This will be the last oil I'm going to submit for the RSMA exhibition. Next will be a large Pastel if I can get it done before the deadline of 12 noon this Thursday 29th July....

Friday, 19 July 2013

Sparkling Water, Burnham Overy Staithe

Oil on Board, 10 x 17 inches

This is another marine subject to submit to the RSMA. I liked the composition, with the sailboat, puncturing the horizontal horizon line, forming the apex of a triangle with the blue boat on the mud and the boat with the mast and red buoy on the right. 

I find these kind of paintings, looking into the sun with water and a bright sky a real challenge of observing tones.  The water is bright, reflecting the sky, but it is darker than the sky itself and the sparkling spotlights on the water are brighter than the sky.  Our brain tells us the sail of the boat is white, but looking into the sun, it appears much darker than the sky. 

Getting these relative tones right is THE key to a successful painting, and if you can get the subtle colours right too, double the satisfaction!

Monday, 15 July 2013

Grazing by the Nene

It was too bright to paint in the studio today, so I trekked out to paint this 9 x 12 panel en plein air in the heat.  It was unbearably hot and I chose a spot facing the sun high above and in front of me.  With just a pair of shorts on and a wet towel draped over my shoulders to stop sunburn, I attacked this with gusto, taking a few photos on the way to show the progress:
Firstly I put on a very wet, turpsy wash of grey using a wide brush with lots of white spirit and let it drain down the board, just like a watercolour wash. Then I drew in the composition with a brush and a neutral grey colour.
Next, I scrubbed in the rough tones of the darks and the approximate colours with thin turpsy paint, still with no white added.
With the underpainting blocked in, I mixed up the sky colours with Titatium White in the mix and no White Spirit, painting into and around the treeline.
Working back into the sky, the truer tones of the trees were added, paying careful attention to the highlights and shadows to give them form. At this point, three Lithuanian lads swam past, stopping to say "hay man, ees vairy guud", with lots of gasps and Lithuanian sentences, before continuing downstream, letting the current take them with little effort. It's not often anyone says anything at all in my experience, let alone voices coming from BELOW you!  It must be the English reserve I think - most folks glide past as if you're invisible, or have some obviously contagious disease.  When the three lads, all mahogany coloured from their hard work, walked back instead of swimming against the current, they stopped by to see the progress and congratulated me on my "oh, ees vairy guud man!"  A little later, four women from Latvia made a point of coming over to see and said similar comments, like "aah, ees look real, like there!" and "do you doo dees for a hohbee?"  "no, this is my job"  "aargh, yoowar johb, oh, yees, ees vairy guud!"  Peterborough now seems to have few natives left, or at least the ones who go to the countryside to swim and sunbathe aren't.  There were at least twenty or so others nearer the car who were also of a non-mother tongue.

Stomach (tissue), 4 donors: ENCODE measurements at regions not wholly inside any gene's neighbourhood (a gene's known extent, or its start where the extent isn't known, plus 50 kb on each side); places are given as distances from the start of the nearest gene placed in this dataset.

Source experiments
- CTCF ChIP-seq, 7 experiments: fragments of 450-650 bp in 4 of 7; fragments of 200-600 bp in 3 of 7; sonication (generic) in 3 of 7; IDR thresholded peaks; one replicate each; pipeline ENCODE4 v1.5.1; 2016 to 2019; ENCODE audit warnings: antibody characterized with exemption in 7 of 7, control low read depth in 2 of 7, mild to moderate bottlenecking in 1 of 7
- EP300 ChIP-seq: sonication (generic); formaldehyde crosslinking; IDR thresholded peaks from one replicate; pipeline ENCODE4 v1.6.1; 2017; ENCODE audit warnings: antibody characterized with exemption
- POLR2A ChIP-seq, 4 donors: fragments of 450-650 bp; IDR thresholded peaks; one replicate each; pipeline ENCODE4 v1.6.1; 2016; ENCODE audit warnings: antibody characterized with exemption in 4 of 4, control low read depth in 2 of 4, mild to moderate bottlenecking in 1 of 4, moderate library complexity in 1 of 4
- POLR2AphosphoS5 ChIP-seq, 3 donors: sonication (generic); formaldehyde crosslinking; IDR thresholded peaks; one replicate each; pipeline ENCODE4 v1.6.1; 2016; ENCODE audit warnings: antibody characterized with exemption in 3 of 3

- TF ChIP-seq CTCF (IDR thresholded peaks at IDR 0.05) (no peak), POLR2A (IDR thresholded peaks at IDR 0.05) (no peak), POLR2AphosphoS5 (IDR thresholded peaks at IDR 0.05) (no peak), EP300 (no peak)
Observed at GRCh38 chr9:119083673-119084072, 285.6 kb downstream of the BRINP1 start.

I must confess,I forgot to take more photos after this stage before it was virtually finished, oops!  When it's this hot and you're so concentrating on getting as much down as you can before the light changes too much, you get so absorbed you forget other things.  That's my excuse anyway!
Here is the painting with as far as I could take it in the two and a bit hours. I continued fleshing out the trees and far and nearside banks and then tackled the water, the usual sequence I employ, and then popped in a few shapes of the cattle, slowly going about their business of grazing in the oppressive heat.
And here's a photo taken back in the studio before I do any more finishing to it.

Fishing Vessels in Padstow Harbour

Oil on Board, 10 x 12 inches

This one was a bit of a labour on this scale with all the cars on the quayside, rigging and other paraphernalia of the fishing vessels.  The real inspiration for the painting was the beautiful reflections in the milky green water and that was by a long way the most enjoyable part, letting loose with my No6 Mongoose Flat brush, ooh, lovely!  There's not that much detail really in the rest - I used a credit card to get the straight lines of the rigging!  Oh dear, more trade secrets...I'll have to kill you all again.

The inclusion of the Metropole Hotel, towering over the skyline and silhouetted against the sunlight, afforded a nice L-shaped composition and a much more interesting design to the painting.